Reese ready to continue at Customs
THE MAN credited with the radical transformation and development of the Jamaica Customs Agency, whose employment contract comes to an end on October 31, is putting out an early signal to his employers that he is “always available to serve”.
Major Richard Reese, who started his stint in May 2012 on a three-year contract as commissioner of customs, has been the overseer of the agency which has surpassed collection targets multiple times, the latest being the June quarter this year.
Reese, who had to reapply for the top job as chief executive officer in 2013 when Jamaica Customs became an executive agency, told The Gleaner that he was leaving it up to the financial secretary and the finance minister to determine his fate and future at the agency.
“I am a person who provides my services and I leave the assessment of my performance and determination to my employers,” he told The Gleaner after a commission ceremony of six vehicles at the agency’s headquarters in Kingston last Friday.
Having served as a commissioned military officer in the Jamaica Defence Force for 13 years and a former director general of the Office of Disaster Preparedness and Emergency Management, Reese said he has never been in the business of appraising himself, but pointed out that his biggest accomplishment at Jamaica Customs Agency is the implementation of the Automated System for Customs Data (ASYCUDA).
The customs boss added he was proud of “the information technology platforms and initiatives ... . Not only to go paperless, but to facilitate trade and enhance revenue”.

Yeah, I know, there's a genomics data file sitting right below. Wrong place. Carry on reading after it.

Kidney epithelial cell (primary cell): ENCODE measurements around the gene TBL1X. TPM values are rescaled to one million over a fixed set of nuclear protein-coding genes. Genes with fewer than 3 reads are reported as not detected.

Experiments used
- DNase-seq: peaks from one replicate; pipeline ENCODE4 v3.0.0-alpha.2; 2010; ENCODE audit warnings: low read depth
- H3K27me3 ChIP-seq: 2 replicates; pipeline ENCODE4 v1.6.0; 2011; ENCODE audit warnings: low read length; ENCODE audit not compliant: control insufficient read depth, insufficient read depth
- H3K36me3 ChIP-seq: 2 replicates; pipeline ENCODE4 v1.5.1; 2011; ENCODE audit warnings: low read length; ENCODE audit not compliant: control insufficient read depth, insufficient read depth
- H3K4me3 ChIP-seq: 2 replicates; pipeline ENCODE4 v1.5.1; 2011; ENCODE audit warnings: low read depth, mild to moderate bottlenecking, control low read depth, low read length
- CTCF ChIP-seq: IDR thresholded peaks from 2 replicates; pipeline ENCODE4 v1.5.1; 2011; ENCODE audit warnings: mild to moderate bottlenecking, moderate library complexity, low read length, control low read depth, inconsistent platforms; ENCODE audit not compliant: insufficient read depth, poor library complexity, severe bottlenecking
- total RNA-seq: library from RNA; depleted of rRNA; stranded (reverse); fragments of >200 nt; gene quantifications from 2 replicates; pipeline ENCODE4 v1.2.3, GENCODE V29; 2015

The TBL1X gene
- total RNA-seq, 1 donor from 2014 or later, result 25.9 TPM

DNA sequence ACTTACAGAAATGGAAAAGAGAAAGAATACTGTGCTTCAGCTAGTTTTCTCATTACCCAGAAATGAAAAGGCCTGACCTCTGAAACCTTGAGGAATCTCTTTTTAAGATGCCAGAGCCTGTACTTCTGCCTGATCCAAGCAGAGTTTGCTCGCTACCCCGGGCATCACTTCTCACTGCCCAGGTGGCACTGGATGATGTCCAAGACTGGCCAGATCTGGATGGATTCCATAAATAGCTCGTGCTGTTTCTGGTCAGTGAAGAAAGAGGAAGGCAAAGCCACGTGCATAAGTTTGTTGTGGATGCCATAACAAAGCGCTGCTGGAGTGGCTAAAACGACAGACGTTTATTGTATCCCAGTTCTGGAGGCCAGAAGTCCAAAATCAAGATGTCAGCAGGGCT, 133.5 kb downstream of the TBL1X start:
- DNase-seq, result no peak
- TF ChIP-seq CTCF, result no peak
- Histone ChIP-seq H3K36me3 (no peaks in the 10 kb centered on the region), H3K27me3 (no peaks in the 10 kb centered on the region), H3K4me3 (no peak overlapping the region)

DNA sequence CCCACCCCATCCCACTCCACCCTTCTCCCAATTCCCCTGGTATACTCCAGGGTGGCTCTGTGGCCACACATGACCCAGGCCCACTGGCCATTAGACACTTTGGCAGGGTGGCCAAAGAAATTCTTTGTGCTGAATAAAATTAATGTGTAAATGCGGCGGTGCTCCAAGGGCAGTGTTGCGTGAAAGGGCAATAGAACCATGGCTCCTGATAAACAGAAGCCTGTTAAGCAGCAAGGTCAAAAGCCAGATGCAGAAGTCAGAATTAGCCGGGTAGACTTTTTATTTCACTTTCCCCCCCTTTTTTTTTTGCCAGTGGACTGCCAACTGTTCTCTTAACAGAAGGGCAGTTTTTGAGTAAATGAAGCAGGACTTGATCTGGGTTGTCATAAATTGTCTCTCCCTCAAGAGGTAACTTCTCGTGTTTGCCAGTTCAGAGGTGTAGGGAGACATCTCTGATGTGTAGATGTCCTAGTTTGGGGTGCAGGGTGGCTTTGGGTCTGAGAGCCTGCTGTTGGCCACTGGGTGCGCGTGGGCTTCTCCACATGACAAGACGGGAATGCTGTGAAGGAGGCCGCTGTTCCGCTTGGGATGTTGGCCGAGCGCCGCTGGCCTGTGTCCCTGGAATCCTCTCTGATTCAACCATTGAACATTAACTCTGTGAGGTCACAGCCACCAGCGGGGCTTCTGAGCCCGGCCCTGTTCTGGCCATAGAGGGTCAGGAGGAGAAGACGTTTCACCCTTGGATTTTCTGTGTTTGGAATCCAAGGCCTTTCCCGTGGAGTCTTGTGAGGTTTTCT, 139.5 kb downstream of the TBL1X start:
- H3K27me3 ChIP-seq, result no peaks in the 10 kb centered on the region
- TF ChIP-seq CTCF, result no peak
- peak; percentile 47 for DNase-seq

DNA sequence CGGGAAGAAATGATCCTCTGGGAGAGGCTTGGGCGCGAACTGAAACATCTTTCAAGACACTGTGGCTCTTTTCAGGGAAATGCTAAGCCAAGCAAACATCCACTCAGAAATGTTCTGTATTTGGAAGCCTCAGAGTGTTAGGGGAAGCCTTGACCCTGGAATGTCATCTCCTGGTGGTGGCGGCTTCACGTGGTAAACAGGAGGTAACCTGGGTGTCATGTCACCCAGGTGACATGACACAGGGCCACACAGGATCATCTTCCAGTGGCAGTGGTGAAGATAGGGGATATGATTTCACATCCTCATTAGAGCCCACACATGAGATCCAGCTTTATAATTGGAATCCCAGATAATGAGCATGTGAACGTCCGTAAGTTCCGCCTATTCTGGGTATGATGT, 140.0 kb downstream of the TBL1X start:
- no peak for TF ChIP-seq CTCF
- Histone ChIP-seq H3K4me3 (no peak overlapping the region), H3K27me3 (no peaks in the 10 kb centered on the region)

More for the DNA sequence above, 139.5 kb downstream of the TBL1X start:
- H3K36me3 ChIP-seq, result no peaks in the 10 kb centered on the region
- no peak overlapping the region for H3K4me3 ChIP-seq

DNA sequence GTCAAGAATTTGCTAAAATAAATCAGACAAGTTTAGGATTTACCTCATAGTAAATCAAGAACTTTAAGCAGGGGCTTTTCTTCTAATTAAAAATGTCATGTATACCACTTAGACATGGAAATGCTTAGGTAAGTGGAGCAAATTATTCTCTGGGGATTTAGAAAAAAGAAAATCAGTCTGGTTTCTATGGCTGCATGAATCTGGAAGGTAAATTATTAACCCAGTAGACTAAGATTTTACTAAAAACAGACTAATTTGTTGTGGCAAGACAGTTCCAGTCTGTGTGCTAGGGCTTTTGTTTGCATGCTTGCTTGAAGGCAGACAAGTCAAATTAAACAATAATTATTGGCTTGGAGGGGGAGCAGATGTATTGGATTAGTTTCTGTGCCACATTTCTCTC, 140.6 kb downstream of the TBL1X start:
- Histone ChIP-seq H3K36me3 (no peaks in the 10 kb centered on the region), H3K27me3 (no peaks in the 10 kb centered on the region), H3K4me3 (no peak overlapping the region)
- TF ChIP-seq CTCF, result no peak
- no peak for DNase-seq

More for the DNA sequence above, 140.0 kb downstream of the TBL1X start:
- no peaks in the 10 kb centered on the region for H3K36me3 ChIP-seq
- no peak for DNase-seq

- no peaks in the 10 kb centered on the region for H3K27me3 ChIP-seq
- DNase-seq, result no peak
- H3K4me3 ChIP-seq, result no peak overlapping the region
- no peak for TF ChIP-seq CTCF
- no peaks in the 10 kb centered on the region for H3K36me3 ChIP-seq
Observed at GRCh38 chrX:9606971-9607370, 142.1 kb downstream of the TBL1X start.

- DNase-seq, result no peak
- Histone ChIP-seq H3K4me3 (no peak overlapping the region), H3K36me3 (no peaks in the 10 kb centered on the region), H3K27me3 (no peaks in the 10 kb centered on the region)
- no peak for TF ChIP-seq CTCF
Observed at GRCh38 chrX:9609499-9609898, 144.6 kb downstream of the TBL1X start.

But despite numerous other achievements, Reese appears not to be done with Customs.
Were he to be given another stint as head of the profitable agency, he says he would want to complete the agency’s reform agenda. He also said he would implement “state-of-the-art fixed and mobile cargo X-ray machines with realtime remote monitoring and image capture on ASYCUDA, full integration of computers and ASYCUDA, and complete [the] human resource automation project.”
Reese told The Gleaner he would also seek to establish a new custom house in Montego Bay, St James, and implement a fully automated broker licence application and testing system all aimed at increasing compliance and accountability at the agency.
Also on his to-do list is to implement agile and responsive strategies, pre-empting the agency’s competing markets globally.
Finance Minister Audley Shaw, Reese’s boss, has never been shy about acknowledging the achievements of the agency under Reese, but had earlier this year demanded that the agency increase its revenue by 40 per cent.
Reese claims he is up to the task. He said that achieving the target set by the finance minister is a work in progress which he will seek to achieve over time.
His vision of completing these farreaching projects could fade away come the end of the month, but, according to Reese, “organisations, including Customs are dynamic. I inherited business plans, I inherited strategies, so even if [I leave], the same would apply [for anyone taking over from me]”.
When The Gleaner contacted Shaw on the likelihood of Reese’s contract being renewed, he said he was not able to comment on the issue at this time.